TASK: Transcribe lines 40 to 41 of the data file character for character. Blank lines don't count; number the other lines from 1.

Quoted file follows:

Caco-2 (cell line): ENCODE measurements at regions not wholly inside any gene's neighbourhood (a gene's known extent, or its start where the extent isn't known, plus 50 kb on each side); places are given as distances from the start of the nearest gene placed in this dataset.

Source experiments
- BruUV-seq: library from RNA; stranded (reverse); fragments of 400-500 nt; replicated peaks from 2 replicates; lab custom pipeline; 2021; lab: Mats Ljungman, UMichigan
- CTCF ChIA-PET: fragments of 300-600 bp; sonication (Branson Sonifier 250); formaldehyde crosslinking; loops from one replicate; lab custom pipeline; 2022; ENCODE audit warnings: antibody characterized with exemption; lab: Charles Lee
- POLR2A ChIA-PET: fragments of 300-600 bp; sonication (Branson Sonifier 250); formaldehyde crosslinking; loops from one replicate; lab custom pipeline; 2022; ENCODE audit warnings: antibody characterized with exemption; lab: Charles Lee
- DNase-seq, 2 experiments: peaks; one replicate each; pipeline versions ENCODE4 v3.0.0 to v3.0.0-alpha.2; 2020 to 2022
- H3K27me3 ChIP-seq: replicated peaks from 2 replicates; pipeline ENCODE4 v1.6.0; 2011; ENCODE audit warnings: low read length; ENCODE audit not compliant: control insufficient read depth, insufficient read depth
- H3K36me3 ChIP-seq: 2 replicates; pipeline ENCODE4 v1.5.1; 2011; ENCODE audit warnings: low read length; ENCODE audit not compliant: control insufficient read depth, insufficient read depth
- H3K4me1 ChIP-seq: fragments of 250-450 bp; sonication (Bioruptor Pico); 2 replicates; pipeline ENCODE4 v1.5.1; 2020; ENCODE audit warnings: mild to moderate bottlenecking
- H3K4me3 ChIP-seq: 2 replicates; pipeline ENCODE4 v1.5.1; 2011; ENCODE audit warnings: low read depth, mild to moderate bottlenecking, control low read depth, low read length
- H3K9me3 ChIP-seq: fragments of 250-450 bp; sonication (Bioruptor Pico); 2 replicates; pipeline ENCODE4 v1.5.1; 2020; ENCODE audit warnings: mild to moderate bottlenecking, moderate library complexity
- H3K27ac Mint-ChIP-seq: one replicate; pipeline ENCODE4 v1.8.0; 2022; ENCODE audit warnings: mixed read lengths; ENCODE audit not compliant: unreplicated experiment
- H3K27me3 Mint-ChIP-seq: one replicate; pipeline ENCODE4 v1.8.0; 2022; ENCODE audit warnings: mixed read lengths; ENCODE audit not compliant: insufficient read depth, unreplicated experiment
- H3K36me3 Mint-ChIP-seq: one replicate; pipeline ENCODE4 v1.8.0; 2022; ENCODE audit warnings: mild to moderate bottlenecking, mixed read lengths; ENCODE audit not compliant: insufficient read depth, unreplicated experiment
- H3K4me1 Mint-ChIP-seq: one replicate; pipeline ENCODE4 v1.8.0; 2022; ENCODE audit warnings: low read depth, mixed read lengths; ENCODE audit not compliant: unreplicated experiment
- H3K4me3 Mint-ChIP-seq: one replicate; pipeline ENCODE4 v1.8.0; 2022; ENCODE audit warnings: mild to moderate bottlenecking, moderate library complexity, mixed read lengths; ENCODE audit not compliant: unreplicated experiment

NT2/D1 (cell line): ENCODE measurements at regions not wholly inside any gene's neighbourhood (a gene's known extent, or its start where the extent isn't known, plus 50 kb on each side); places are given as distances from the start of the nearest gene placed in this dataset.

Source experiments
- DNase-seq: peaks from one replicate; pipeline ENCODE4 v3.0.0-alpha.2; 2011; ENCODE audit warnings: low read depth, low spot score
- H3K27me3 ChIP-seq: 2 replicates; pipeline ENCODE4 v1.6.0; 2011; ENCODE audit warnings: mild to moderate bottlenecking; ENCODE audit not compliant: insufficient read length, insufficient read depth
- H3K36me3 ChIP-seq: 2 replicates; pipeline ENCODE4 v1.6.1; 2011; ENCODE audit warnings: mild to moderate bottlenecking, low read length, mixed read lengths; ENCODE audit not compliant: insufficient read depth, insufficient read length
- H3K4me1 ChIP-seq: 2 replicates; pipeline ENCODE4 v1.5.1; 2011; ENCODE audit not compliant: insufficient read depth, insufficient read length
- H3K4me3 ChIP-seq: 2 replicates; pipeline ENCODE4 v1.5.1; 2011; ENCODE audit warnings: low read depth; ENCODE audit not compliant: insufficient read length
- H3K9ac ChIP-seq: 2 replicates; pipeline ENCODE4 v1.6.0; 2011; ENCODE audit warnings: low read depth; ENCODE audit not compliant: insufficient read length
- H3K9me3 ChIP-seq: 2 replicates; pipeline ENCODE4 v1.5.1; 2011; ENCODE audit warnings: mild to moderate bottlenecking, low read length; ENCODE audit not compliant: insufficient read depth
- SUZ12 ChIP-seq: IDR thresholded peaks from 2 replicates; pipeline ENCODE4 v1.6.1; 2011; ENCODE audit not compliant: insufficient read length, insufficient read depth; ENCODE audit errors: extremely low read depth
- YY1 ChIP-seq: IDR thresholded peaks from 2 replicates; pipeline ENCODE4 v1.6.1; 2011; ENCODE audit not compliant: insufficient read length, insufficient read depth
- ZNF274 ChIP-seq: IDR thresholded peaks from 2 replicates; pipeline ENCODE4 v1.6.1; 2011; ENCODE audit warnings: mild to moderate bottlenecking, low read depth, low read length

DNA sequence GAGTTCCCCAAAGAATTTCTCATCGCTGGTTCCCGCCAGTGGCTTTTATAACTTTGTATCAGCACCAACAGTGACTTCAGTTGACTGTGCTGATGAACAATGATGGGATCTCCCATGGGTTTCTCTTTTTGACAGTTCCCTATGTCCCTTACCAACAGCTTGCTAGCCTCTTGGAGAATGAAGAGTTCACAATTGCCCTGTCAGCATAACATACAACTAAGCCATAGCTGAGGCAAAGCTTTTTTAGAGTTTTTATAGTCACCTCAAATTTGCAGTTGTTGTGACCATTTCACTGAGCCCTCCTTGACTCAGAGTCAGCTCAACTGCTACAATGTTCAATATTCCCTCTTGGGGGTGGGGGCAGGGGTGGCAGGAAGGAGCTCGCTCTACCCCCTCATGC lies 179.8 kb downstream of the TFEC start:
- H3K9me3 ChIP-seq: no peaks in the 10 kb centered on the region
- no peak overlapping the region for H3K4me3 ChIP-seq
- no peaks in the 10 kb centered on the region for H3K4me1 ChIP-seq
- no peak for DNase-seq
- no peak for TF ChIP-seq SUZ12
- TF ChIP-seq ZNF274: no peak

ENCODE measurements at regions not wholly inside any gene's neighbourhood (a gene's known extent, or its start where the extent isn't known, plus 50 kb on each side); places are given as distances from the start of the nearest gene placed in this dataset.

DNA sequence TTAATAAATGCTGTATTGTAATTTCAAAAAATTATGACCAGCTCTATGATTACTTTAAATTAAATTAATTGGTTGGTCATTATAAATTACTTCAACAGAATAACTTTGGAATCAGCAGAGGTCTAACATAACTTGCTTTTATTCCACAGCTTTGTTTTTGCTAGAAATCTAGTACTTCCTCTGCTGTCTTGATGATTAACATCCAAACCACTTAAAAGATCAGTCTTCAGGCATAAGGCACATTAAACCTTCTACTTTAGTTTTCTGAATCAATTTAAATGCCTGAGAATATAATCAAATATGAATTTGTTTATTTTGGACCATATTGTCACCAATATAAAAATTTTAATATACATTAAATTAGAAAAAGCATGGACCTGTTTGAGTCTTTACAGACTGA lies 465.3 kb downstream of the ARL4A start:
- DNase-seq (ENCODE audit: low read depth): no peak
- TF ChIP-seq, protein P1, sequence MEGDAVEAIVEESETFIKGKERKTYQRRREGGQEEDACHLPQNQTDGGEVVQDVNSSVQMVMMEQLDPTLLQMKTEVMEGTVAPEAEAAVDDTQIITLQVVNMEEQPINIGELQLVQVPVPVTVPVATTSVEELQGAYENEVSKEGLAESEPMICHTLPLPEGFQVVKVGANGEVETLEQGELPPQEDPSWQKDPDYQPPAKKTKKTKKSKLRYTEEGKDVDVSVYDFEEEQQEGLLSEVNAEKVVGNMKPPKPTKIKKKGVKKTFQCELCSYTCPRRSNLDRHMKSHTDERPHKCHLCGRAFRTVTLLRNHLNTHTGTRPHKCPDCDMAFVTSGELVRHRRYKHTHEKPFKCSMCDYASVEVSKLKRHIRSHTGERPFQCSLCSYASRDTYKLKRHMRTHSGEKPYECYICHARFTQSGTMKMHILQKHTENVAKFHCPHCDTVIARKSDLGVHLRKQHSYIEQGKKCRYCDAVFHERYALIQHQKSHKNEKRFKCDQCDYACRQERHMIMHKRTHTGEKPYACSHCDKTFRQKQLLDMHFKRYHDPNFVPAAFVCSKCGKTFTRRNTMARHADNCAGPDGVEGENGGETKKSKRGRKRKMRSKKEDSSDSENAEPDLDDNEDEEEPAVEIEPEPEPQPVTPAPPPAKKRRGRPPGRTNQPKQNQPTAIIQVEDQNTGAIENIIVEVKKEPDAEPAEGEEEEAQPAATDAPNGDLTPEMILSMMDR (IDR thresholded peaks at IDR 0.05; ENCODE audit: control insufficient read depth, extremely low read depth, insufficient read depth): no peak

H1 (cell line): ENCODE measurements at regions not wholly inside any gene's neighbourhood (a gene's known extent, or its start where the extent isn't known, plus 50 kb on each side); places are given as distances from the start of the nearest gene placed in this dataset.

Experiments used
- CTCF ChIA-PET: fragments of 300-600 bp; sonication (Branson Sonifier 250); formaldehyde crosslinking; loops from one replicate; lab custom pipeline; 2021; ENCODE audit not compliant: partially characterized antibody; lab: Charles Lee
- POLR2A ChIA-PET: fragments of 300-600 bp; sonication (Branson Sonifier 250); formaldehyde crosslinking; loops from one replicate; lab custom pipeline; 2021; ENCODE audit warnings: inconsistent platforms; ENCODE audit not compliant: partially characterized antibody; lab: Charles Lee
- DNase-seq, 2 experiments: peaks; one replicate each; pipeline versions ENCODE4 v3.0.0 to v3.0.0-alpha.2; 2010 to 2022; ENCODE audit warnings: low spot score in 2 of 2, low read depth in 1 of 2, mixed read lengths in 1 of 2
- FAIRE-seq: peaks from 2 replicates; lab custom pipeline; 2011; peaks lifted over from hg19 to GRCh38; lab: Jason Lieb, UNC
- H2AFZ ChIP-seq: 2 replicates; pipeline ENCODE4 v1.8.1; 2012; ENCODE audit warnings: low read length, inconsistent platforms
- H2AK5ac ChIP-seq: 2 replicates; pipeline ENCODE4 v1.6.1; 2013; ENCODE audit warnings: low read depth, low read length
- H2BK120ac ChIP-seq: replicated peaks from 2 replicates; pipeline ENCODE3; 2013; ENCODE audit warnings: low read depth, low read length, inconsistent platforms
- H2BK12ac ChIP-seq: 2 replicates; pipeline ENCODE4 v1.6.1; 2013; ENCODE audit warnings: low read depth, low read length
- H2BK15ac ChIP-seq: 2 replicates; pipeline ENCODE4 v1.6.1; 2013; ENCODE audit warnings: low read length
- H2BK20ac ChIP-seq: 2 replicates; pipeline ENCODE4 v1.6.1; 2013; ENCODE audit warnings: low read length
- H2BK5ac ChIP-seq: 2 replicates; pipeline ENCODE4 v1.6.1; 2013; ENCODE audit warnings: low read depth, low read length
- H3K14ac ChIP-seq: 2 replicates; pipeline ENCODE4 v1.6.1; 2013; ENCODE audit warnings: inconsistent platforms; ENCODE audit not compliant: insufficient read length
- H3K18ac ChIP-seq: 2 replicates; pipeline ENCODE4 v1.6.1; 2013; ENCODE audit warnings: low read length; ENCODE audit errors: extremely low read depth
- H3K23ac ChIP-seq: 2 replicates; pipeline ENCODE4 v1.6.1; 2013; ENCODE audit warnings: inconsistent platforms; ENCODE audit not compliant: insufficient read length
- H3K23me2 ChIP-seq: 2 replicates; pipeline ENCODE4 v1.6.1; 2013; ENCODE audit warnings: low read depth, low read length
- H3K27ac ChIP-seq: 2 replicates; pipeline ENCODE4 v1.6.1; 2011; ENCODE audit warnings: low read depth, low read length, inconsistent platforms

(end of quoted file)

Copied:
H1 (cell line): ENCODE measurements at regions not wholly inside any gene's neighbourhood (a gene's known extent, or its start where the extent isn't known, plus 50 kb on each side); places are given as distances from the start of the nearest gene placed in this dataset.

Experiments used